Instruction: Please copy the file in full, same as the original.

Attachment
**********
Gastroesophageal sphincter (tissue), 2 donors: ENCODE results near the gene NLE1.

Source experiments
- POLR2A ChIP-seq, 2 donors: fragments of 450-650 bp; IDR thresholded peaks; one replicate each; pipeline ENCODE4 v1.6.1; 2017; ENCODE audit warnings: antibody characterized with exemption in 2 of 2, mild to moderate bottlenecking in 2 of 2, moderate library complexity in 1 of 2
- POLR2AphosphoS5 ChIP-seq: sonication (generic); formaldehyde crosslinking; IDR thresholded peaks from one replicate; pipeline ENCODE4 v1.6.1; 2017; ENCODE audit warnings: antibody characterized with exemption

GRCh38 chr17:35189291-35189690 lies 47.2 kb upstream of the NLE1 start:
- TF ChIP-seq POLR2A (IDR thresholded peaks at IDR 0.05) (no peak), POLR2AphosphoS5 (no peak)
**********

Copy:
Gastroesophageal sphincter (tissue), 2 donors: ENCODE results near the gene NLE1.

Source experiments
- POLR2A ChIP-seq, 2 donors: fragments of 450-650 bp; IDR thresholded peaks; one replicate each; pipeline ENCODE4 v1.6.1; 2017; ENCODE audit warnings: antibody characterized with exemption in 2 of 2, mild to moderate bottlenecking in 2 of 2, moderate library complexity in 1 of 2
- POLR2AphosphoS5 ChIP-seq: sonication (generic); formaldehyde crosslinking; IDR thresholded peaks from one replicate; pipeline ENCODE4 v1.6.1; 2017; ENCODE audit warnings: antibody characterized with exemption

GRCh38 chr17:35189291-35189690 lies 47.2 kb upstream of the NLE1 start:
- TF ChIP-seq POLR2A (IDR thresholded peaks at IDR 0.05) (no peak), POLR2AphosphoS5 (no peak)